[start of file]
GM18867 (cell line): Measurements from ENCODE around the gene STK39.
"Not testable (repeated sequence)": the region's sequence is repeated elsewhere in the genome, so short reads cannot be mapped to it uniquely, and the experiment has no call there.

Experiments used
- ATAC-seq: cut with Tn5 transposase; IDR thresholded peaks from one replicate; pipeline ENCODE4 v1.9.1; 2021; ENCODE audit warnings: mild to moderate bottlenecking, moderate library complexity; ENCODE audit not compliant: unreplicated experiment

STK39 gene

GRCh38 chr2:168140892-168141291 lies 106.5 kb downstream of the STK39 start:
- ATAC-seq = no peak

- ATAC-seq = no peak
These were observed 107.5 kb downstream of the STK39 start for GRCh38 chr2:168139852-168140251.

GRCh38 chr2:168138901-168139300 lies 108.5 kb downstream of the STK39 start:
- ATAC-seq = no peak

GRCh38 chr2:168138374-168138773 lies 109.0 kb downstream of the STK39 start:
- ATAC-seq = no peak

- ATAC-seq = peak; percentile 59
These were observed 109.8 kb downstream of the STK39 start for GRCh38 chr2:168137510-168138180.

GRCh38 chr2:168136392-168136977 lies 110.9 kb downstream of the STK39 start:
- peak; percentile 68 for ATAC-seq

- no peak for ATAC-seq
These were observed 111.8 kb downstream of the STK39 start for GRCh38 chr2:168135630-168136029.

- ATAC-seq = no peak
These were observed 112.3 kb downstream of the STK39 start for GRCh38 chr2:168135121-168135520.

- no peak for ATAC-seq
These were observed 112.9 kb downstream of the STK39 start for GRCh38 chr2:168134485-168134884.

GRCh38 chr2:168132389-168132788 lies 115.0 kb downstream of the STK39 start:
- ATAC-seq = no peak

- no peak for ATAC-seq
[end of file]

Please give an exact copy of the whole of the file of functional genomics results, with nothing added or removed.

GM18867 (cell line): Measurements from ENCODE around the gene STK39.
"Not testable (repeated sequence)": the region's sequence is repeated elsewhere in the genome, so short reads cannot be mapped to it uniquely, and the experiment has no call there.

Experiments used
- ATAC-seq: cut with Tn5 transposase; IDR thresholded peaks from one replicate; pipeline ENCODE4 v1.9.1; 2021; ENCODE audit warnings: mild to moderate bottlenecking, moderate library complexity; ENCODE audit not compliant: unreplicated experiment

STK39 gene

GRCh38 chr2:168140892-168141291 lies 106.5 kb downstream of the STK39 start:
- ATAC-seq = no peak

- ATAC-seq = no peak
These were observed 107.5 kb downstream of the STK39 start for GRCh38 chr2:168139852-168140251.

GRCh38 chr2:168138901-168139300 lies 108.5 kb downstream of the STK39 start:
- ATAC-seq = no peak

GRCh38 chr2:168138374-168138773 lies 109.0 kb downstream of the STK39 start:
- ATAC-seq = no peak

- ATAC-seq = peak; percentile 59
These were observed 109.8 kb downstream of the STK39 start for GRCh38 chr2:168137510-168138180.

GRCh38 chr2:168136392-168136977 lies 110.9 kb downstream of the STK39 start:
- peak; percentile 68 for ATAC-seq

- no peak for ATAC-seq
These were observed 111.8 kb downstream of the STK39 start for GRCh38 chr2:168135630-168136029.

- ATAC-seq = no peak
These were observed 112.3 kb downstream of the STK39 start for GRCh38 chr2:168135121-168135520.

- no peak for ATAC-seq
These were observed 112.9 kb downstream of the STK39 start for GRCh38 chr2:168134485-168134884.

GRCh38 chr2:168132389-168132788 lies 115.0 kb downstream of the STK39 start:
- ATAC-seq = no peak

- no peak for ATAC-seq